A word has entered the language — at least, the language of environmental concern — that may be ready for prime-time. That word is Anthropocene. It’s the epoch we’re apparently living in, roughly translated as the Age of Man. The theory behind the name is that human beings have made such an impact on Earth’s geology that we should have an era named for us that differentiates this time from the tired old Holocene period.
Holocene means “entirely new,” but it’s been some 10,000 years since it started. Scientists and others meeting in London figure it may be time to move on.
In a note about their meeting at The Geological Society, they ask: “Has humanity’s impact on the Earth been so significant that it defines a new geological epoch? In the blink of a geological eye, through our need for energy, food, water, minerals, for space in which to live and play, we have wrought changes to Earth’s environment and life that are as significant as any known in the geological record.”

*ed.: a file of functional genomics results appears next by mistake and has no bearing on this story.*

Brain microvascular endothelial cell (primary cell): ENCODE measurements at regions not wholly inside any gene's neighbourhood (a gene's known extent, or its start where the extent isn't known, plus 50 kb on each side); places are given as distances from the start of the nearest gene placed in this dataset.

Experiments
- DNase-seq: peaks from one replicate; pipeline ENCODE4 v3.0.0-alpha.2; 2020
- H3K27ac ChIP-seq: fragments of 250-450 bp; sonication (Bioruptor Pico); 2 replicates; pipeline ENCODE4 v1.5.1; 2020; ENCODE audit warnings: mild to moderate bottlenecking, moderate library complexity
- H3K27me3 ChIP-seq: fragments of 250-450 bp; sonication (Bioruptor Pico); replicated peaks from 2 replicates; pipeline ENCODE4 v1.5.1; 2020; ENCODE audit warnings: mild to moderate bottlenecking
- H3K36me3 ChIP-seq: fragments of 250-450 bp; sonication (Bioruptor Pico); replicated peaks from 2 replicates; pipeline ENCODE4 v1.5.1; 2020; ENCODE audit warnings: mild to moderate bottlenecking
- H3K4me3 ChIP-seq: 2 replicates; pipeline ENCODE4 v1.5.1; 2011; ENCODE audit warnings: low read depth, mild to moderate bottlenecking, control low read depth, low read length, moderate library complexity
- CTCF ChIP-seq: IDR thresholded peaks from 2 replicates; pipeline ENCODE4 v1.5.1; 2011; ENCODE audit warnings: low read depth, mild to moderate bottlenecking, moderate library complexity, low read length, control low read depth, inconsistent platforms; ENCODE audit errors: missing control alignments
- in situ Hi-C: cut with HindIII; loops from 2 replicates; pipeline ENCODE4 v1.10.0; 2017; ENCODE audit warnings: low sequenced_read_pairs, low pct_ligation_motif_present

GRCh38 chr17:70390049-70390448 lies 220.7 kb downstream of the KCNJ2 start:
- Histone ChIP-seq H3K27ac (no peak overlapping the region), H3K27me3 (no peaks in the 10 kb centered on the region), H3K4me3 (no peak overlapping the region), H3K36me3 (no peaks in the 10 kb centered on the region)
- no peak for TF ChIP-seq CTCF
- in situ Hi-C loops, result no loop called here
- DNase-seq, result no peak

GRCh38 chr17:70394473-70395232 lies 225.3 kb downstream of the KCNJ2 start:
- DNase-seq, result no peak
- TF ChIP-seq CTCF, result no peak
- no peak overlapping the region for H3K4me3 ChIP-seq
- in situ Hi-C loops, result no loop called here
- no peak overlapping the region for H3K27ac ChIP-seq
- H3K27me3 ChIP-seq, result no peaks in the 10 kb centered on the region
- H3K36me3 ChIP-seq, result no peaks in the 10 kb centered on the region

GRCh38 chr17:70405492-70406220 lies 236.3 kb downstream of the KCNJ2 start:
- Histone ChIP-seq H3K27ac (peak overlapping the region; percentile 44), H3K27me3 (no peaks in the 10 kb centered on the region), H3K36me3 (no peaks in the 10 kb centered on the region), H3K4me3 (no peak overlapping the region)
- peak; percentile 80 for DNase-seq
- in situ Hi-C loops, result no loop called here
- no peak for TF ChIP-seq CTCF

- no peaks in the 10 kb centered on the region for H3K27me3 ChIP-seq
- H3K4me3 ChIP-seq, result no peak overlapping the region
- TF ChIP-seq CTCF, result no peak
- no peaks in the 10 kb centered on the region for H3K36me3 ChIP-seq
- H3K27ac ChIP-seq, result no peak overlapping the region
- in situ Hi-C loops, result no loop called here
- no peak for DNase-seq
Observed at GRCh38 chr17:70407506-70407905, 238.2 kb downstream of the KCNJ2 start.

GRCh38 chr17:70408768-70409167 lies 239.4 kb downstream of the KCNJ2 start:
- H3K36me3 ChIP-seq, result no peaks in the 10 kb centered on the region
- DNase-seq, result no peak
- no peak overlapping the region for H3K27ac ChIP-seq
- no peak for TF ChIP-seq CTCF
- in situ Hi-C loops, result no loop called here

They may have a point. Homo sapiens has been particularly expert at exploiting natural resources, warming up the planet by 1.3°F (0.74ºC) over the past century. But the impact goes beyond the extraction and burning of fossil fuels; increasing human appetites for land, food and water put pressure on every other species on Earth. Some scientists believe Earth is on the brink of a sixth mass extinction (the last one was 65 million years ago) and see human activities as being at least partly to blame.
Nobel Laureate Paul Crutzen gets most of the credit for coining the word. Back in 2000 he reckoned that human impacts on the world, its ecosystems and the geologic record constitute a new “Anthropogenic” geological epoch (he wrote it up for the journal Nature two years later). Andrew Revkin, who runs the New York Times’ Dot Earth environmental blog, gets some points for using the term “Anthrocene” in 1992 to describe the same phenomenon.